The original plans of the government called for continual sale of cotton abroad for gold to retire both the currency and the bonds.  The blockade was completely unexpected and proved to be a most effective weapon.

            The act of April 6, 1863, stated that all earlier issues were to be withdrawn, but because of the demand and because the Confederate dollar was losing its value, many of the earlier notes were re-issued with only a revalidation stamp in red or black as a mark of authenticity.

            Under the act of February 18, 1864, a new issue of notes was authorized which was printed in unlimited quantities (probably a billion dollars).  All earlier issues were to be retired after being funded into bonds by certain dates, after which any remaining notes were to be taxed out of existence.  By this time, the value of the Confederate dollar reached a new low and it didn’t matter much whether one redeemed his money or not.  The new and old circulated side by side, one issue worth as much as the other.

            The seventh issue was the last, but an eighth issue for $80,000,000.00 to pay the Army was authorized by Congress at its last meeting on March 18, 1865.  The eighth issue was vetoed by President Davis, who felt that the 1864 issue was to replace older notes and to reduce circulation; and to authorize another would show, without a shadow of a doubt, that there was no limit to the issuance of treasury notes.

            It is extremely difficult to determine how much currency was in circulation at one time. . . . At least $2 billions of all series were issued and moved about freely in circulation.  By way of comparison, . . . worth 95¢ on the dollar in gold when first issued in 1861, Confederate currency dropped to 33¢ by 1863 and 1.6¢ by [Gen. Robert E. Lee’s surrender at] Appomattox, April 9, 1865.  May 1, 1865, finds the last day of active trading in Confederate notes at an unbelievable ratio of 1200 to 1.  By contrast, the Greenbacks of the North reached a low of 39¢ on the dollar in July, 1864.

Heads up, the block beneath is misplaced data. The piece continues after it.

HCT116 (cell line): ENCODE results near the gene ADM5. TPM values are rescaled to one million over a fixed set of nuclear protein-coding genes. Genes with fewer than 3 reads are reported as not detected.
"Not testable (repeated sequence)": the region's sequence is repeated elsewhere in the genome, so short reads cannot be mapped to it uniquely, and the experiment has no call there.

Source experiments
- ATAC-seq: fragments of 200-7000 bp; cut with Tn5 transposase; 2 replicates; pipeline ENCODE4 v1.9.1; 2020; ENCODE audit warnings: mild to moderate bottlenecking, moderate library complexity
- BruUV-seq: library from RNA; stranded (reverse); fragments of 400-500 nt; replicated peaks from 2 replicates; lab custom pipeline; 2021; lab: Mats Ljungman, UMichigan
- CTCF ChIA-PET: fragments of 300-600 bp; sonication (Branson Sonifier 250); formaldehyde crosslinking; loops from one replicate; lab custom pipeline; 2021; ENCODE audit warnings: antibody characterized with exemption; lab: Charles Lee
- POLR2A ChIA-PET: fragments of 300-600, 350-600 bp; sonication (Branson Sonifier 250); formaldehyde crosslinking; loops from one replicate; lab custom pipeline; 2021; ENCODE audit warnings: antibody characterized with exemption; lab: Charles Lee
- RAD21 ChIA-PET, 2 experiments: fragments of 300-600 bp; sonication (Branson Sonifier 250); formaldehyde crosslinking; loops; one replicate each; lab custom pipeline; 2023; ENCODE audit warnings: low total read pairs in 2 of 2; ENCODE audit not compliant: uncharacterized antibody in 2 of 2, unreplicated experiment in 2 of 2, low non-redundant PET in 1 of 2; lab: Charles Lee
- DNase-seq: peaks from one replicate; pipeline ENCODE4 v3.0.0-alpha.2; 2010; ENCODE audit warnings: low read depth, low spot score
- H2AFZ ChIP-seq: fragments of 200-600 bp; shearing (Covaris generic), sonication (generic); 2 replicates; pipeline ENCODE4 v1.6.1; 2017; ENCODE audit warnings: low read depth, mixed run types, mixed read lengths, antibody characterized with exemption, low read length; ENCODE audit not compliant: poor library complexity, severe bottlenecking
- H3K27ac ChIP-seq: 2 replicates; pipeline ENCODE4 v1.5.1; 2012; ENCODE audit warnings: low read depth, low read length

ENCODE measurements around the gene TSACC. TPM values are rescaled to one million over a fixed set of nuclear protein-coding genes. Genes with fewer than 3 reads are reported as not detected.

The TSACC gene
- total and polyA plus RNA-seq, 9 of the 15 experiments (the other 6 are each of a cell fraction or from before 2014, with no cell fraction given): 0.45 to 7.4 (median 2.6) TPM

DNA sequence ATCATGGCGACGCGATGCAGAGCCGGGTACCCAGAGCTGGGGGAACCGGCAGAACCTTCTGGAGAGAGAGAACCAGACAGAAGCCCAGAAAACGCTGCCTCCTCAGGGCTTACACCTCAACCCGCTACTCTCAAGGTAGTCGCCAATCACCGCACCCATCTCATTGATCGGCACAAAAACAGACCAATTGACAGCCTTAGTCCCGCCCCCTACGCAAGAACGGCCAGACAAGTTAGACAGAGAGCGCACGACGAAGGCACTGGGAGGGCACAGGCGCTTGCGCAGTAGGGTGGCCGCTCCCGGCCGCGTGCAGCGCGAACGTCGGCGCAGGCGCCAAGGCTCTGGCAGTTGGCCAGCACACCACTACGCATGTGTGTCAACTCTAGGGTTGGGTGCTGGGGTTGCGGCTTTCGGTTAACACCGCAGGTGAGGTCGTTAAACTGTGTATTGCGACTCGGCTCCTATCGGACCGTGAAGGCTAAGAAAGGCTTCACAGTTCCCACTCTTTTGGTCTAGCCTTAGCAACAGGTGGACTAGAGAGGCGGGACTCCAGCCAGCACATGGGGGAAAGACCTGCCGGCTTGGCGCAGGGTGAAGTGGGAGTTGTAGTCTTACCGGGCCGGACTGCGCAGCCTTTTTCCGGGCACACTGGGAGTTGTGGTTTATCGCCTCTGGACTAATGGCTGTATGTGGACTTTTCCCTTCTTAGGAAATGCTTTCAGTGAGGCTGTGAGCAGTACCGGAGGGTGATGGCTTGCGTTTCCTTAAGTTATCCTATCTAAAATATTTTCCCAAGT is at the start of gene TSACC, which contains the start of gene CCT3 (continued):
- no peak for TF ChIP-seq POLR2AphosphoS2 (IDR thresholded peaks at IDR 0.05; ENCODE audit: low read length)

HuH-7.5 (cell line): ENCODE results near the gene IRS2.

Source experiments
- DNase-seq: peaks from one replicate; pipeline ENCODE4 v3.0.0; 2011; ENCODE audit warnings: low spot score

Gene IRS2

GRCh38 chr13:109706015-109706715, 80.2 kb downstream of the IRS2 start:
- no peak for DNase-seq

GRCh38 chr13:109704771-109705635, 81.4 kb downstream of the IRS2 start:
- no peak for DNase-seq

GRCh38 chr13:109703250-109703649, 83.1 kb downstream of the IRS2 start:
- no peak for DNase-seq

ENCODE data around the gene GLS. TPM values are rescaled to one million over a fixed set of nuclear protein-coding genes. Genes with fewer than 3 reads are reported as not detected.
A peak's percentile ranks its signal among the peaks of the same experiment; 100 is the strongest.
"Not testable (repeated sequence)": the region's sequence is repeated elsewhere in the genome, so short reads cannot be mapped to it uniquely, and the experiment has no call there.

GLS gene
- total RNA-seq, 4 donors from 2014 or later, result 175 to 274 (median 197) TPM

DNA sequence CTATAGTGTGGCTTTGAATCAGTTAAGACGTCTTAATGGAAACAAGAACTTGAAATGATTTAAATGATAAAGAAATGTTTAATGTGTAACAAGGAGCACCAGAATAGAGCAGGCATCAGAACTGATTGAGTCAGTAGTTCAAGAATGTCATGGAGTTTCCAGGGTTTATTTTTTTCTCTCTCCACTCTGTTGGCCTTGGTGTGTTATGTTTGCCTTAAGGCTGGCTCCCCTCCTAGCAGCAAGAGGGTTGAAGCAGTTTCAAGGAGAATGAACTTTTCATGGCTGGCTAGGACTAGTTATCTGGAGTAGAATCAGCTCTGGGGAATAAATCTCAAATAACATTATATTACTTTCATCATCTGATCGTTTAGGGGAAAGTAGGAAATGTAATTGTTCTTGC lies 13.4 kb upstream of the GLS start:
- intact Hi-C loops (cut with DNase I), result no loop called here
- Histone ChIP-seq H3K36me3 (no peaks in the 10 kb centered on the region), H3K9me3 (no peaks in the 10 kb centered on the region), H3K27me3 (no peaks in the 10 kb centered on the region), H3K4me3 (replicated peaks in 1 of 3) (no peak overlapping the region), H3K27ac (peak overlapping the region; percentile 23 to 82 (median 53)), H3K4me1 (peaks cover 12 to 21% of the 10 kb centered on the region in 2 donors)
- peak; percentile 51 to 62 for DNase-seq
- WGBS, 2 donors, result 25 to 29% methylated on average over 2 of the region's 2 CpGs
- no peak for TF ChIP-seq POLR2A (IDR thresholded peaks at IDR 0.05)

Producing currency, and anything else that required paper, was hampered by its scarcity; indeed, according to Ersatz in the Confederacy: Shortages and Substitutes on the Southern Homefront by Mary Elizabeth Massey (Columbia: University of South Carolina Press, 1993, p. 139-141). the dearth of paper “was one of the most severe and far-reaching” wartime shortages.  This lack was perhaps most evident in newspaper production as editors throughout the Confederacy reduced the size of their papers.  When all else failed, they used any available sheets, including wallpaper.  This collection contains a single issue of Le Courrier du Teche = The Courier of the Teche (February 11, 1865), which was published weekly at St. Martinville, La., from approximately 1849 to 1872.

            The following bibliographical sources are referenced in the Container List:

 

Criswell, Grover.  Confederate and Southern States Currency: A Descriptive Listing, Including Rarity and Prices.  2d rev. ed.  Citra, Fla.: Criswell’s and Criswell’s Publications, 1976.

 

Poteat, Vance.  CSA Notes: All Currency Issued by the Confederate States of America in 1861-1865..  [S.l.]: VEP Publishing, 2002.

 

Slabaugh, Arlie R.  Confederate States Paper Money.  Iola, Wis.: Krause Publications, 2000.

 

 

 

Series, Subseries, and Descriptions

 

 

Series I.  Receipts, 1852-1853                                                                                                                       6 items

            Receipts for payments for ten shares of stock in the New Orleans, Opelousas & Great Western Railroad Company, purchased by Francis McMurray.

 

Series II.  Checks, 1859-1861                                                                                                                        2 items

            Cashier’s checks drawn on New Orleans banks.

 

Series III.  Treasury Notes, 1861-1864                                                                                                      69 items

            Confederate treasury notes (currency); various denominations.

Subseries III.1.  Louisiana Treasury Note